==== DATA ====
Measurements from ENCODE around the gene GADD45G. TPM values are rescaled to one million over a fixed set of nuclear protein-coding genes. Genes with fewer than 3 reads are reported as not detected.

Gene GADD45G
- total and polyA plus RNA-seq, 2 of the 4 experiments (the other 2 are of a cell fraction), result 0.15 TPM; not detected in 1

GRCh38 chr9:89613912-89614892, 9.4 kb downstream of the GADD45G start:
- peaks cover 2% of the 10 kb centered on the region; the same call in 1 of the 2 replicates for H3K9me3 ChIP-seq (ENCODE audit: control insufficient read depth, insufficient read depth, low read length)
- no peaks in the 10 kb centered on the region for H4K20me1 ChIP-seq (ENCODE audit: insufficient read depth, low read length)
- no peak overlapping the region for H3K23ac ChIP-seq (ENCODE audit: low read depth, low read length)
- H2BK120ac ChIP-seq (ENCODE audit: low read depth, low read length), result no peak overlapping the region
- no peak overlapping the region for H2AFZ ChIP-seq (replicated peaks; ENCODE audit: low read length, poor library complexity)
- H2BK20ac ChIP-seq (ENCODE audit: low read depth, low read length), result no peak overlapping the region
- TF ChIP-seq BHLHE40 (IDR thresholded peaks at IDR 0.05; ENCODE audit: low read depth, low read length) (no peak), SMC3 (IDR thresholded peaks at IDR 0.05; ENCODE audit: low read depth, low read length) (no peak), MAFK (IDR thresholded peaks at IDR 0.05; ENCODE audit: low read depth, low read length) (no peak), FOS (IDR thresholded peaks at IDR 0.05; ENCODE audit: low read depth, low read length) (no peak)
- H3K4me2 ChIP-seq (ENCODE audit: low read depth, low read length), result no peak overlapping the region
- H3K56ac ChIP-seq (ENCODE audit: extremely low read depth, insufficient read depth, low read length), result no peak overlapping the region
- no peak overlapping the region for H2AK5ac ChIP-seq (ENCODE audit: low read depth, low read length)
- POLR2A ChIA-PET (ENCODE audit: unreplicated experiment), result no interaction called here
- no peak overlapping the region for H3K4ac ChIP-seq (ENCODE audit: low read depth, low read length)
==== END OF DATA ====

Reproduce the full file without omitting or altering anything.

Measurements from ENCODE around the gene GADD45G. TPM values are rescaled to one million over a fixed set of nuclear protein-coding genes. Genes with fewer than 3 reads are reported as not detected.

Gene GADD45G
- total and polyA plus RNA-seq, 2 of the 4 experiments (the other 2 are of a cell fraction), result 0.15 TPM; not detected in 1

GRCh38 chr9:89613912-89614892, 9.4 kb downstream of the GADD45G start:
- peaks cover 2% of the 10 kb centered on the region; the same call in 1 of the 2 replicates for H3K9me3 ChIP-seq (ENCODE audit: control insufficient read depth, insufficient read depth, low read length)
- no peaks in the 10 kb centered on the region for H4K20me1 ChIP-seq (ENCODE audit: insufficient read depth, low read length)
- no peak overlapping the region for H3K23ac ChIP-seq (ENCODE audit: low read depth, low read length)
- H2BK120ac ChIP-seq (ENCODE audit: low read depth, low read length), result no peak overlapping the region
- no peak overlapping the region for H2AFZ ChIP-seq (replicated peaks; ENCODE audit: low read length, poor library complexity)
- H2BK20ac ChIP-seq (ENCODE audit: low read depth, low read length), result no peak overlapping the region
- TF ChIP-seq BHLHE40 (IDR thresholded peaks at IDR 0.05; ENCODE audit: low read depth, low read length) (no peak), SMC3 (IDR thresholded peaks at IDR 0.05; ENCODE audit: low read depth, low read length) (no peak), MAFK (IDR thresholded peaks at IDR 0.05; ENCODE audit: low read depth, low read length) (no peak), FOS (IDR thresholded peaks at IDR 0.05; ENCODE audit: low read depth, low read length) (no peak)
- H3K4me2 ChIP-seq (ENCODE audit: low read depth, low read length), result no peak overlapping the region
- H3K56ac ChIP-seq (ENCODE audit: extremely low read depth, insufficient read depth, low read length), result no peak overlapping the region
- no peak overlapping the region for H2AK5ac ChIP-seq (ENCODE audit: low read depth, low read length)
- POLR2A ChIA-PET (ENCODE audit: unreplicated experiment), result no interaction called here
- no peak overlapping the region for H3K4ac ChIP-seq (ENCODE audit: low read depth, low read length)